US20090211443A1 - Self-serviceable filter for an oxygen generating device - Google Patents

Self-serviceable filter for an oxygen generating device Download PDF

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Publication number
US20090211443A1
US20090211443A1 US12/070,917 US7091708A US2009211443A1 US 20090211443 A1 US20090211443 A1 US 20090211443A1 US 7091708 A US7091708 A US 7091708A US 2009211443 A1 US2009211443 A1 US 2009211443A1
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Prior art keywords
filter
self
generating device
feed gas
defined
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US12/070,917
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James H. Youngblood
Michael S. McClain
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Delphi Technologies Inc
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Delphi Technologies Inc
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Priority to US12/070,917 priority Critical patent/US20090211443A1/en
Assigned to DELPHI TECHNOLOGIES, INC. reassignment DELPHI TECHNOLOGIES, INC. ASSIGNMENT OF ASSIGNORS INTEREST (SEE DOCUMENT FOR DETAILS). Assignors: YOUNGBLOOD, JAMES H., MCCLAIN, MICHAEL S.
Publication of US20090211443A1 publication Critical patent/US20090211443A1/en
Application status is Abandoned legal-status Critical

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    • CCHEMISTRY; METALLURGY
    • C01INORGANIC CHEMISTRY
    • C01BNON-METALLIC ELEMENTS; COMPOUNDS THEREOF; METALLOIDS OR COMPOUNDS THEREOF NOT COVERED BY SUBCLASS C01C
    • C01B13/00Oxygen; Ozone; Oxides or hydroxides in general
    • C01B13/02Preparation of oxygen
    • C01B13/0229Purification or separation processes
    • C01B13/0248Physical processing only
    • CCHEMISTRY; METALLURGY
    • C01INORGANIC CHEMISTRY
    • C01BNON-METALLIC ELEMENTS; COMPOUNDS THEREOF; METALLOIDS OR COMPOUNDS THEREOF NOT COVERED BY SUBCLASS C01C
    • C01B13/00Oxygen; Ozone; Oxides or hydroxides in general
    • C01B13/02Preparation of oxygen
    • C01B13/0229Purification or separation processes
    • C01B13/0248Physical processing only
    • C01B13/0259Physical processing only by adsorption on solids
    • BPERFORMING OPERATIONS; TRANSPORTING
    • B01PHYSICAL OR CHEMICAL PROCESSES OR APPARATUS IN GENERAL
    • B01DSEPARATION
    • B01D2259/00Type of treatment
    • B01D2259/45Gas separation or purification devices adapted for specific applications
    • B01D2259/4533Gas separation or purification devices adapted for specific applications for medical purposes
    • BPERFORMING OPERATIONS; TRANSPORTING
    • B01PHYSICAL OR CHEMICAL PROCESSES OR APPARATUS IN GENERAL
    • B01DSEPARATION
    • B01D2259/00Type of treatment
    • B01D2259/45Gas separation or purification devices adapted for specific applications
    • B01D2259/455Gas separation or purification devices adapted for specific applications for transportable use
    • CCHEMISTRY; METALLURGY
    • C01INORGANIC CHEMISTRY
    • C01BNON-METALLIC ELEMENTS; COMPOUNDS THEREOF; METALLOIDS OR COMPOUNDS THEREOF NOT COVERED BY SUBCLASS C01C
    • C01B2210/00Purification or separation of specific gases
    • C01B2210/0043Impurity removed
    • C01B2210/0046Nitrogen
    • CCHEMISTRY; METALLURGY
    • C01INORGANIC CHEMISTRY
    • C01BNON-METALLIC ELEMENTS; COMPOUNDS THEREOF; METALLOIDS OR COMPOUNDS THEREOF NOT COVERED BY SUBCLASS C01C
    • C01B2210/00Purification or separation of specific gases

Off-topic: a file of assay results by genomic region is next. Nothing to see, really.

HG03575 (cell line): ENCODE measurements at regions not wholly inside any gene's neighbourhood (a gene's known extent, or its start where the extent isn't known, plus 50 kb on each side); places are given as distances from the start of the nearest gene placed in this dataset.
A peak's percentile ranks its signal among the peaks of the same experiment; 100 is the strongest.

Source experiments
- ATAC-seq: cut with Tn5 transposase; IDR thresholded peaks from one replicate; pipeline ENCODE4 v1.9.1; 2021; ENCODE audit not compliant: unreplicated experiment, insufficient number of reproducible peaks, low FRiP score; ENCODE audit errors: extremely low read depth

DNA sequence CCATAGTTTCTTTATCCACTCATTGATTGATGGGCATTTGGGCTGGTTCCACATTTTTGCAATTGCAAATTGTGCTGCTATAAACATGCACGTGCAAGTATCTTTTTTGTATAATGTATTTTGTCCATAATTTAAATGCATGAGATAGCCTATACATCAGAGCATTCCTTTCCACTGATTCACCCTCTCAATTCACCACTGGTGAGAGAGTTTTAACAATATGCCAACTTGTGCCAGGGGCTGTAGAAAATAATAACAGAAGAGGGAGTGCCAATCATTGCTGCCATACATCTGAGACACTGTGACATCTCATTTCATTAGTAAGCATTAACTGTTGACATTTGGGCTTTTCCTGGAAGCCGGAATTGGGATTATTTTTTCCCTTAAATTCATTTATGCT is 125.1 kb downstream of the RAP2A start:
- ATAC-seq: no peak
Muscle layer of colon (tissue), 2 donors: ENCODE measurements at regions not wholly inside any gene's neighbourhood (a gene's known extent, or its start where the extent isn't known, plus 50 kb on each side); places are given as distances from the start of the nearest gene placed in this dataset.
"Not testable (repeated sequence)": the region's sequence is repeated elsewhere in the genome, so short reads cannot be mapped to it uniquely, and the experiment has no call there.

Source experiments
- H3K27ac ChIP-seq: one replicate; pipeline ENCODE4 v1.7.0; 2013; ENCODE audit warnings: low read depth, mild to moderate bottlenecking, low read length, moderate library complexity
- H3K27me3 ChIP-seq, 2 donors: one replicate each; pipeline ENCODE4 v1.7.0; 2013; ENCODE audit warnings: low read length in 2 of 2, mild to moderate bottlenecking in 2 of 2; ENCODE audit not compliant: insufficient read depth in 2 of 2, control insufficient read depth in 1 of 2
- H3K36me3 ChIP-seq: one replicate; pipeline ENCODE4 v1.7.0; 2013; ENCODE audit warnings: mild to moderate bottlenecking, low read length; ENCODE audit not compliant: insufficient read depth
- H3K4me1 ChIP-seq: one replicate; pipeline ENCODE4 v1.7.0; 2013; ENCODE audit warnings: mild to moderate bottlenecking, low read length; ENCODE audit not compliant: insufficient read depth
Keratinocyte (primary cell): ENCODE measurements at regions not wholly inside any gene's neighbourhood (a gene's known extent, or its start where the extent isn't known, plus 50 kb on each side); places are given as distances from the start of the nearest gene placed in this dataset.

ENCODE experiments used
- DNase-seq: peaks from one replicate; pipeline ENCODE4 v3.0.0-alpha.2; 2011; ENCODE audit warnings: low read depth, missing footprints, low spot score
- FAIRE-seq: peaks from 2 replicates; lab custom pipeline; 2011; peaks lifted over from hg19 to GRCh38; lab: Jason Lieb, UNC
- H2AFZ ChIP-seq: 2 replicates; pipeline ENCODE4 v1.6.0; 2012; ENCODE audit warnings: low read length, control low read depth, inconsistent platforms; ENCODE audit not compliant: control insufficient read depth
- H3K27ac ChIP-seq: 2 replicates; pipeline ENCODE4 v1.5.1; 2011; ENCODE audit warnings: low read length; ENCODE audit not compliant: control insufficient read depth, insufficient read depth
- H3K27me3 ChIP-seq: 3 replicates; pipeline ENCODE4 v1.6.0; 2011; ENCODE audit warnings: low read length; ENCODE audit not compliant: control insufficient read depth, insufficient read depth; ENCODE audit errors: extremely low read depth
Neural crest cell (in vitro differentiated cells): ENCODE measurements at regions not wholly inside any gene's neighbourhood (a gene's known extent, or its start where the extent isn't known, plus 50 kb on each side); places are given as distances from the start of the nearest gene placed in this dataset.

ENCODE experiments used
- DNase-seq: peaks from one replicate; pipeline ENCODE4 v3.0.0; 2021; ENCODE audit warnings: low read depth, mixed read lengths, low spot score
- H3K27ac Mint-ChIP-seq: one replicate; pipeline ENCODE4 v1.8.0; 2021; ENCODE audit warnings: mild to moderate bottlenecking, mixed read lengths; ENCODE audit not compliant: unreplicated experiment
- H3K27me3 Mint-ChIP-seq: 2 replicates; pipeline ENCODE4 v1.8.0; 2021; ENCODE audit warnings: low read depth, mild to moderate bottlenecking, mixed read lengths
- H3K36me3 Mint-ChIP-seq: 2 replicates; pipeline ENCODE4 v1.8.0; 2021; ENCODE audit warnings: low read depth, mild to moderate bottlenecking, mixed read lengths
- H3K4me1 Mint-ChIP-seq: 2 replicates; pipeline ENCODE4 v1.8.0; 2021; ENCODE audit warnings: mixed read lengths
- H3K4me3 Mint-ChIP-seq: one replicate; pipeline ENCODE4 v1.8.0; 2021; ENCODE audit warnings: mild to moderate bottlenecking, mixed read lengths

• C01B2210/0043Impurity removed
    • C01B2210/0062Water
    • YGENERAL TAGGING OF NEW TECHNOLOGICAL DEVELOPMENTS; GENERAL TAGGING OF CROSS-SECTIONAL TECHNOLOGIES SPANNING OVER SEVERAL SECTIONS OF THE IPC; TECHNICAL SUBJECTS COVERED BY FORMER USPC CROSS-REFERENCE ART COLLECTIONS [XRACs] AND DIGESTS
    • Y10TECHNICAL SUBJECTS COVERED BY FORMER USPC
    • Y10TTECHNICAL SUBJECTS COVERED BY FORMER US CLASSIFICATION
    • Y10T29/00Metal working
    • Y10T29/49Method of mechanical manufacture
    • Y10T29/49718Repairing
    • Y10T29/49721Repairing with disassembling
    • Y10T29/49723Repairing with disassembling including reconditioning of part

Abstract

An oxygen generating device includes a housing, an inlet formed in the housing, a compressor, and a sieve module. The device further includes a self-serviceable filter disposed between the compressor and the sieve module. The method for generating an oxygen-enriched gas includes introducing a feed gas into the oxygen generating device via the inlet, compressing the feed gas via the compressor, filtering the compressed feed gas by removing at least one contaminant from the feed gas via the self-serviceable filter, introducing the filtered feed gas into the sieve module, and generating the oxygen-enriched gas from the filtered feed gas.

Description

    BACKGROUND
  • The present disclosure relates generally to oxygen delivery and, more particularly, to a method and device for generating an oxygen-enriched gas for a user.
  • Oxygen generating devices are often used to produce an oxygen-enriched gas for a user. Oxygen generating devices typically include a gas fractionalization system configured to separate oxygen from other components (e.g., nitrogen) in a feed gas to produce the oxygen-enriched gas. The feed gas, in many instances, is air taken from the ambient environment. The gas fractionalization system, for example, may include one or more sieve beds having a nitrogen-adsorption material disposed therein and configured to adsorb at least nitrogen from the feed gas.
  • The oxygen generating device may be used in a variety of different environments, especially if the device is portable. As such, these devices may be subjected to relatively harsh contaminants present in the feed gas stream. Such contaminants may include, e.g., water vapor, cigarette smoke, spores, bacteria, and/or small particulates that may potentially degrade the operation of various components of the device. Further, these contaminants may contaminate or otherwise potentially compromise the adsorption/desorption capabilities of the nitrogen-adsorption material.